Experts Issue Statement on Medical Marijuana

Medical marijuana cut some MS symptoms but its effectiveness for other brain diseases was doubtful

(RxWiki News) Thus far, 21 states and the District of Columbia have approved medical marijuana use to relieve symptoms of various illnesses. That substance may help some, but not all, people with brain diseases.

In a new analysis of several previous scientific studies, synthetically made medical marijuana in pill and oral spray forms eased some symptoms of multiple sclerosis (MS). But those drugs, manufactured by pharmaceutical companies, did not appear to help with certain symptoms of Parkinson’s disease.

There was not enough evidence to determine whether or not medical marijuana helped reduce certain symptoms of Huntington disease, Tourette’s syndrome, cervical dystonia or epilepsy.

Use of medical marijuana also has such potential side effects as suicidal thoughts and hallucinations, the researchers noted.

"Ask your doctor about brain disease treatment options."

This study’s lead author was Barbara S. Koppel, MD, of New York Medical College in Valhalla, NY.

For this investigation, Dr. Koppel’s research team reviewed 34 studies on medical marijuana use that had been published between 1948 and late 2013. Specifically, these investigators were probing how safely and effectively medical marijuana reduced the following symptoms:

  • Tremors, bladder dysfunction, muscle stiffness, muscle spasms and spasm-related pain of MS, a neurological disorder that leaves patients extremely exhausted and unable to move around normally.
  • Involuntary movements caused by taking the medication levodopa to treat Parkinson’s disease, which causes shaking, difficulty with walking and physical coordination.
  • Involuntary jerking movements of Huntington’s disease, a genetic disorder that also causes dementia.
  • Involuntary neck and shoulder movements of cervical dystonia, a disorder in which painful muscle contractions cause he involuntary movements.
  • Tourette's syndrome tics, which are uncontrolled movements and sounds.
  • The number of seizures brought on by epilepsy, which also can make a patient lose consciousness.

These investigators concluded that medical marijuana pills (Marinol, Cesamet) and oral sprays (Sativex - not approved in the US) can lessen the MS symptoms of muscle spasms; pain, burning and numbness from muscle spasms; and overactive bladder.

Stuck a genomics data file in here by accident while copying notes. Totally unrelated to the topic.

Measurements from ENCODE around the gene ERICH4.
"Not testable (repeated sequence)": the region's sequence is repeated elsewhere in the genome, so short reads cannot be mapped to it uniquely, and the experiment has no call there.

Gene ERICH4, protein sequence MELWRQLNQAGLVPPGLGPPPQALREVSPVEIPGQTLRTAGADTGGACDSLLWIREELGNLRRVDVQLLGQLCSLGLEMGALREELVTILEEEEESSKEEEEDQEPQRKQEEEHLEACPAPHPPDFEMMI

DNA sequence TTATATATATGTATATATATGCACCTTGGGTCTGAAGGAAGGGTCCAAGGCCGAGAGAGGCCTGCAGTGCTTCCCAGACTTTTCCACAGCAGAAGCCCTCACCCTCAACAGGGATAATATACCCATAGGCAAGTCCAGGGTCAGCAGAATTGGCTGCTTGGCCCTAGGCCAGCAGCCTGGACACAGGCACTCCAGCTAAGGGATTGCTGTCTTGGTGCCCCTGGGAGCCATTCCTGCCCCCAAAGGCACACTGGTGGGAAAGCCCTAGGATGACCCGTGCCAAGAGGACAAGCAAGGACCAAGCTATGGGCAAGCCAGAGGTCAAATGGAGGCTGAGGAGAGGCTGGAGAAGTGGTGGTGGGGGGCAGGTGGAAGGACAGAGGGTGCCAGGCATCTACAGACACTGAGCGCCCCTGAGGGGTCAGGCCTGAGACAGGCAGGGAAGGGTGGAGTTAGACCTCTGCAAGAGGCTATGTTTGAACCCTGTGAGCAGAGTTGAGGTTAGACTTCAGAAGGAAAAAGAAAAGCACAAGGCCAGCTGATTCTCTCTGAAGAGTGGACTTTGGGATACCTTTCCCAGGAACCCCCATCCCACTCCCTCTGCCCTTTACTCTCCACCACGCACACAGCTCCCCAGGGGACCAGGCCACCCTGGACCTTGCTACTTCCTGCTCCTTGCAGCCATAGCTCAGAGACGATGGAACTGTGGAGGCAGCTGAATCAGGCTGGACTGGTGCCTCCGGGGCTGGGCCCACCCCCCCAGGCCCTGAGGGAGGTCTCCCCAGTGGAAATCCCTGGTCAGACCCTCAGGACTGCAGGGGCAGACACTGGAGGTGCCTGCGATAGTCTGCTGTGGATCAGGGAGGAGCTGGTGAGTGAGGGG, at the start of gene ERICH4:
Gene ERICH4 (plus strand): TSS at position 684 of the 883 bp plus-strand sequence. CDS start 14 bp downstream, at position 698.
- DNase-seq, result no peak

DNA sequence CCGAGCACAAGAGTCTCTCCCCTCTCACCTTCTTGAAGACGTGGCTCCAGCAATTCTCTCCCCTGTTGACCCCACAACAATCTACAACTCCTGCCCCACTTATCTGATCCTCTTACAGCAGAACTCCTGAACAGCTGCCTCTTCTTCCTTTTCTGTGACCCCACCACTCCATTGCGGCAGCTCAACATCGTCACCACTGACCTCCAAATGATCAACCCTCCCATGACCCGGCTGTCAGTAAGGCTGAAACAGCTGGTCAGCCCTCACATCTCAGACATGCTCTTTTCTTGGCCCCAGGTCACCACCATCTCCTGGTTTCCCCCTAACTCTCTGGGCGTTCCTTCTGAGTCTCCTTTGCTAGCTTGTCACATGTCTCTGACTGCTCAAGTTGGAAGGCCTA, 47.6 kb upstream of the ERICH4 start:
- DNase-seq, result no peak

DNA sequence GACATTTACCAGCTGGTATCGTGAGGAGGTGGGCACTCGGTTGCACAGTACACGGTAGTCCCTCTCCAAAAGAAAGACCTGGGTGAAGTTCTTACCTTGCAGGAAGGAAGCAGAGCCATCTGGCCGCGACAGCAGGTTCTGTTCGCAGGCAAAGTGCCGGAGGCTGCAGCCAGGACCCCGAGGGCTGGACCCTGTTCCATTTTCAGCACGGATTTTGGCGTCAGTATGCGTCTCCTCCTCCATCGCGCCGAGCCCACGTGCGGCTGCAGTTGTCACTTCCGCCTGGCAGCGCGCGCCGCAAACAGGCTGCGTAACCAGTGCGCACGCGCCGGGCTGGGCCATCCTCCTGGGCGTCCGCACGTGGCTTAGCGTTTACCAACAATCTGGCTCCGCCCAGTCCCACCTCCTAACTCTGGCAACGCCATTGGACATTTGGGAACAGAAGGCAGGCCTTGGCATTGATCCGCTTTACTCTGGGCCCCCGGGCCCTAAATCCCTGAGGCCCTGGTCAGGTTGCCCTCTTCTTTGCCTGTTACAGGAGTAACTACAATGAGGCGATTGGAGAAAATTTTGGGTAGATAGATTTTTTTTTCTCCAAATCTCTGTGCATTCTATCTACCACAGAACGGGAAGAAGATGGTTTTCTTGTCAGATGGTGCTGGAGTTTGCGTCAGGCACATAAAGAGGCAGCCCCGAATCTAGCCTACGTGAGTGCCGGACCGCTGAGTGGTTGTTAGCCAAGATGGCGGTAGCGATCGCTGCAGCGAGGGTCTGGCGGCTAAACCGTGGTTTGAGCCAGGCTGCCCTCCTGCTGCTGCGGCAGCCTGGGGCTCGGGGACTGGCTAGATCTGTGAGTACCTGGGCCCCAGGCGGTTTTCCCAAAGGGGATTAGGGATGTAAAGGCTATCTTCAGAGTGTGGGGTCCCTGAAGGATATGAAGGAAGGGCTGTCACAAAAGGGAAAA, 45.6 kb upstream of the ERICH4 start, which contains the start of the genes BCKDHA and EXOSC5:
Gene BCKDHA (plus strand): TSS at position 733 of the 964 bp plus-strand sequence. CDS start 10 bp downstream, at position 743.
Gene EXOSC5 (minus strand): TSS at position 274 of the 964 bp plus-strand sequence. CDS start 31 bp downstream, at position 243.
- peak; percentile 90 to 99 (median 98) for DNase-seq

Studies were not complete enough to determine if smoking or inhaling marijuana reduced MS symptoms, the researchers wrote.

For Parkinson's disease, these investigators concluded that one synthetic form of medical marijuana, tetrahydrocannabinol pills (Marinol), likely does not help stop involuntary muscle movements resulting from taking levodopa, the main medication prescribed to stem the shaking, stiffness and slow movements that are Parkinson’s symptoms.

There was not enough evidence to explain whether taking synthetic medical marijuana pills, using oral sprays or smoking marijuana safely or effectively reduced:

  • Involuntary jerking symptoms of Huntington's disease
  • Tourette syndrome tics
  • Cervical dystonia
  • Epileptic seizures

Potential side effects of medical marijuana use include nausea, increased weakness, changes in mood or behavior, suicidal thoughts or hallucinations, dizziness or fainting, exhaustion and feelings of being intoxicated. A single seizure was reported in one of the studies, which, in total, involved thousands of patients.

For MS patients who already are deemed at risk for problems with thinking and memory, depression or suicidal thoughts, some of those potential side effects were especially concerning, the researchers wrote. "It's important to note that medical marijuana can worsen” those problems, Dr. Koppel said in an announcement about this research.

According to the studies reviewed, the risk of serious psychological effects was about 1 percent, or about one out of 100 people.

This analysis "highlights the need for more high-quality studies of the long-term efficacy and safety of medical marijuana in the treatment of neurologic diseases,” Dr. Koppel said.

In general, medical marijuana is prescribed as a treatment for use only when standard treatment has not helped.

The American Autonomic Society, the American Epilepsy Society and the International Rett Syndrome Foundation endorsed this analysis, Dr. Koppel and her research team wrote.

These findings were published online April 28 in Neurology. They were scheduled to be presented at the American Academy of Neurology annual conference, April 26 through May 3 in Philadelphia.

The American Academy of Neurology provided funding and other support for this study. The researchers wrote that they did not accept any grants, honoraria or other fees for conducting this review.

Review Date: 
April 24, 2014